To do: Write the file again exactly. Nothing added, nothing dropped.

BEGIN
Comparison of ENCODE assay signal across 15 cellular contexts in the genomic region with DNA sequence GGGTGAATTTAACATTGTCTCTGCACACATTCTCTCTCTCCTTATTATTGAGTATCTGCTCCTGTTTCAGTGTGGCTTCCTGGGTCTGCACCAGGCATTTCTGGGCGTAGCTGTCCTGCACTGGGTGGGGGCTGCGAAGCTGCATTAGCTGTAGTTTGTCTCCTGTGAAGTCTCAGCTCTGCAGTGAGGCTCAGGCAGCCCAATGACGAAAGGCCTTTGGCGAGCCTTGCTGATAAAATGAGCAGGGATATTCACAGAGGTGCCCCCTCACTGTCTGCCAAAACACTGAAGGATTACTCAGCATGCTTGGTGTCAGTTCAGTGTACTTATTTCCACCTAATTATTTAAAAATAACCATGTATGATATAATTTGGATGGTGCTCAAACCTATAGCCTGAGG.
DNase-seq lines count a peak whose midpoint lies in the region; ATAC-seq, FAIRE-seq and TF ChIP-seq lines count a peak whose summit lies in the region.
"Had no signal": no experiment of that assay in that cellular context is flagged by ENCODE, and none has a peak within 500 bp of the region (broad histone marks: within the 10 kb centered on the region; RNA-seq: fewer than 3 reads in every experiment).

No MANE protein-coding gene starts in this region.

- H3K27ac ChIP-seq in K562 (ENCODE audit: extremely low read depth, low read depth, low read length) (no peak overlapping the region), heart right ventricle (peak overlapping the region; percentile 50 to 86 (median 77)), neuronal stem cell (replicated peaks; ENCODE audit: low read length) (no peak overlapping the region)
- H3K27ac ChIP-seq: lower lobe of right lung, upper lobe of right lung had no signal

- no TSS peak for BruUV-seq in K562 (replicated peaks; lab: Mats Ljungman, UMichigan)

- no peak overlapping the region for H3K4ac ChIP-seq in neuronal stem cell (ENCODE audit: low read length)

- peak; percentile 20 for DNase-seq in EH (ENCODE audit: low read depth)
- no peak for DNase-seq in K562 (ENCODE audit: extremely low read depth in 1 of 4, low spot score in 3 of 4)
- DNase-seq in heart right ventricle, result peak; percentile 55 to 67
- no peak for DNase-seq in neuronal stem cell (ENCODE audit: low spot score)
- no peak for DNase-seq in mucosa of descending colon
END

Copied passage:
Comparison of ENCODE assay signal across 15 cellular contexts in the genomic region with DNA sequence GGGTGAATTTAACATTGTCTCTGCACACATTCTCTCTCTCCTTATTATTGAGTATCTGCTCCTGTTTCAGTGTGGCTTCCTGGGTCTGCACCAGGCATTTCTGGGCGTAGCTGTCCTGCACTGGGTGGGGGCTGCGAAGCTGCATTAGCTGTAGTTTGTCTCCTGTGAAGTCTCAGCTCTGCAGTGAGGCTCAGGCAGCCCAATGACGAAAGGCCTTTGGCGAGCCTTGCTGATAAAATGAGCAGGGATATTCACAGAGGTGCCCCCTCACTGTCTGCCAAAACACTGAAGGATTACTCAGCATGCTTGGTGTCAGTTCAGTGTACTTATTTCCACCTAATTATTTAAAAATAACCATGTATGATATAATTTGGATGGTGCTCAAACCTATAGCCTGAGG.
DNase-seq lines count a peak whose midpoint lies in the region; ATAC-seq, FAIRE-seq and TF ChIP-seq lines count a peak whose summit lies in the region.
"Had no signal": no experiment of that assay in that cellular context is flagged by ENCODE, and none has a peak within 500 bp of the region (broad histone marks: within the 10 kb centered on the region; RNA-seq: fewer than 3 reads in every experiment).

No MANE protein-coding gene starts in this region.

- H3K27ac ChIP-seq in K562 (ENCODE audit: extremely low read depth, low read depth, low read length) (no peak overlapping the region), heart right ventricle (peak overlapping the region; percentile 50 to 86 (median 77)), neuronal stem cell (replicated peaks; ENCODE audit: low read length) (no peak overlapping the region)
- H3K27ac ChIP-seq: lower lobe of right lung, upper lobe of right lung had no signal

- no TSS peak for BruUV-seq in K562 (replicated peaks; lab: Mats Ljungman, UMichigan)

- no peak overlapping the region for H3K4ac ChIP-seq in neuronal stem cell (ENCODE audit: low read length)

- peak; percentile 20 for DNase-seq in EH (ENCODE audit: low read depth)
- no peak for DNase-seq in K562 (ENCODE audit: extremely low read depth in 1 of 4, low spot score in 3 of 4)
- DNase-seq in heart right ventricle, result peak; percentile 55 to 67
- no peak for DNase-seq in neuronal stem cell (ENCODE audit: low spot score)
- no peak for DNase-seq in mucosa of descending colon